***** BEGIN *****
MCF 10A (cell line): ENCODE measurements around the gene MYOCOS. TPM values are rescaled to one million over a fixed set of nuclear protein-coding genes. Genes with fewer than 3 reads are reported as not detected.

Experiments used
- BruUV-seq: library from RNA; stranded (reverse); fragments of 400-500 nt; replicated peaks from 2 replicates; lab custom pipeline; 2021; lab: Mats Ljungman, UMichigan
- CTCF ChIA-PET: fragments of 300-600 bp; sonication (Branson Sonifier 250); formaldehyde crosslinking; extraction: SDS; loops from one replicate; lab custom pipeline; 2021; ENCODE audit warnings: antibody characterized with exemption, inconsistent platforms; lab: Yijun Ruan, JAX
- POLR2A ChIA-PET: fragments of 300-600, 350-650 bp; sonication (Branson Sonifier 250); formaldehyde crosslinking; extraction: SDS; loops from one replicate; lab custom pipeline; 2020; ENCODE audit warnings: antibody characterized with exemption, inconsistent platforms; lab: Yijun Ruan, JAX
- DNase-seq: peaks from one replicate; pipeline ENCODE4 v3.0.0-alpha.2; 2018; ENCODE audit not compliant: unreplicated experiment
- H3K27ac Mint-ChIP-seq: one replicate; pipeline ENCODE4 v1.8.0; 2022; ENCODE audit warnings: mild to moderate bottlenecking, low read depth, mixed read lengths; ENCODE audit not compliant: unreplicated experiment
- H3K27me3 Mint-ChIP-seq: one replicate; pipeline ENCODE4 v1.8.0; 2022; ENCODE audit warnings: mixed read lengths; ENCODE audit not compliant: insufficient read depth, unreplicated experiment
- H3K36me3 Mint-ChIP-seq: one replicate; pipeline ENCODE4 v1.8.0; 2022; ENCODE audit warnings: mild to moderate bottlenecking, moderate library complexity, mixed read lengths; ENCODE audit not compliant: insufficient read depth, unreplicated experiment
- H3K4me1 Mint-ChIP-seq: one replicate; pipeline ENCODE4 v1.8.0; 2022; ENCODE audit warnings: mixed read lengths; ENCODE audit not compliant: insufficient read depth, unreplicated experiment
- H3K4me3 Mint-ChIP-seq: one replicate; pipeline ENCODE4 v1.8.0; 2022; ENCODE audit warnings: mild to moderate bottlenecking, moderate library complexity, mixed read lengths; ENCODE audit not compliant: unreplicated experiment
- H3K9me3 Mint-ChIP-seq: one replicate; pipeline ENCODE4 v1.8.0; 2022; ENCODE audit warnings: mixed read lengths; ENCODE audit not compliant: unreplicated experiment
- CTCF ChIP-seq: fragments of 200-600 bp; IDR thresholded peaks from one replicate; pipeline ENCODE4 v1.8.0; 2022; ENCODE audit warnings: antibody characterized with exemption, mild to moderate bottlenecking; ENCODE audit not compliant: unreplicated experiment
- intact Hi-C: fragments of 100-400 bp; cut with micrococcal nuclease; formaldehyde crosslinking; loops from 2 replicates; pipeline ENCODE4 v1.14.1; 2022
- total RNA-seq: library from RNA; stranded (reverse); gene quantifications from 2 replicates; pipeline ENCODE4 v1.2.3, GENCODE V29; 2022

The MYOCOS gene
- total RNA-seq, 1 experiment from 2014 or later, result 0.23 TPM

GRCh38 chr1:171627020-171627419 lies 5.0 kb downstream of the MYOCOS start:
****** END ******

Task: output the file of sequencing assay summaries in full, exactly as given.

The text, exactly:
MCF 10A (cell line): ENCODE measurements around the gene MYOCOS. TPM values are rescaled to one million over a fixed set of nuclear protein-coding genes. Genes with fewer than 3 reads are reported as not detected.

Experiments used
- BruUV-seq: library from RNA; stranded (reverse); fragments of 400-500 nt; replicated peaks from 2 replicates; lab custom pipeline; 2021; lab: Mats Ljungman, UMichigan
- CTCF ChIA-PET: fragments of 300-600 bp; sonication (Branson Sonifier 250); formaldehyde crosslinking; extraction: SDS; loops from one replicate; lab custom pipeline; 2021; ENCODE audit warnings: antibody characterized with exemption, inconsistent platforms; lab: Yijun Ruan, JAX
- POLR2A ChIA-PET: fragments of 300-600, 350-650 bp; sonication (Branson Sonifier 250); formaldehyde crosslinking; extraction: SDS; loops from one replicate; lab custom pipeline; 2020; ENCODE audit warnings: antibody characterized with exemption, inconsistent platforms; lab: Yijun Ruan, JAX
- DNase-seq: peaks from one replicate; pipeline ENCODE4 v3.0.0-alpha.2; 2018; ENCODE audit not compliant: unreplicated experiment
- H3K27ac Mint-ChIP-seq: one replicate; pipeline ENCODE4 v1.8.0; 2022; ENCODE audit warnings: mild to moderate bottlenecking, low read depth, mixed read lengths; ENCODE audit not compliant: unreplicated experiment
- H3K27me3 Mint-ChIP-seq: one replicate; pipeline ENCODE4 v1.8.0; 2022; ENCODE audit warnings: mixed read lengths; ENCODE audit not compliant: insufficient read depth, unreplicated experiment
- H3K36me3 Mint-ChIP-seq: one replicate; pipeline ENCODE4 v1.8.0; 2022; ENCODE audit warnings: mild to moderate bottlenecking, moderate library complexity, mixed read lengths; ENCODE audit not compliant: insufficient read depth, unreplicated experiment
- H3K4me1 Mint-ChIP-seq: one replicate; pipeline ENCODE4 v1.8.0; 2022; ENCODE audit warnings: mixed read lengths; ENCODE audit not compliant: insufficient read depth, unreplicated experiment
- H3K4me3 Mint-ChIP-seq: one replicate; pipeline ENCODE4 v1.8.0; 2022; ENCODE audit warnings: mild to moderate bottlenecking, moderate library complexity, mixed read lengths; ENCODE audit not compliant: unreplicated experiment
- H3K9me3 Mint-ChIP-seq: one replicate; pipeline ENCODE4 v1.8.0; 2022; ENCODE audit warnings: mixed read lengths; ENCODE audit not compliant: unreplicated experiment
- CTCF ChIP-seq: fragments of 200-600 bp; IDR thresholded peaks from one replicate; pipeline ENCODE4 v1.8.0; 2022; ENCODE audit warnings: antibody characterized with exemption, mild to moderate bottlenecking; ENCODE audit not compliant: unreplicated experiment
- intact Hi-C: fragments of 100-400 bp; cut with micrococcal nuclease; formaldehyde crosslinking; loops from 2 replicates; pipeline ENCODE4 v1.14.1; 2022
- total RNA-seq: library from RNA; stranded (reverse); gene quantifications from 2 replicates; pipeline ENCODE4 v1.2.3, GENCODE V29; 2022

The MYOCOS gene
- total RNA-seq, 1 experiment from 2014 or later, result 0.23 TPM

GRCh38 chr1:171627020-171627419 lies 5.0 kb downstream of the MYOCOS start: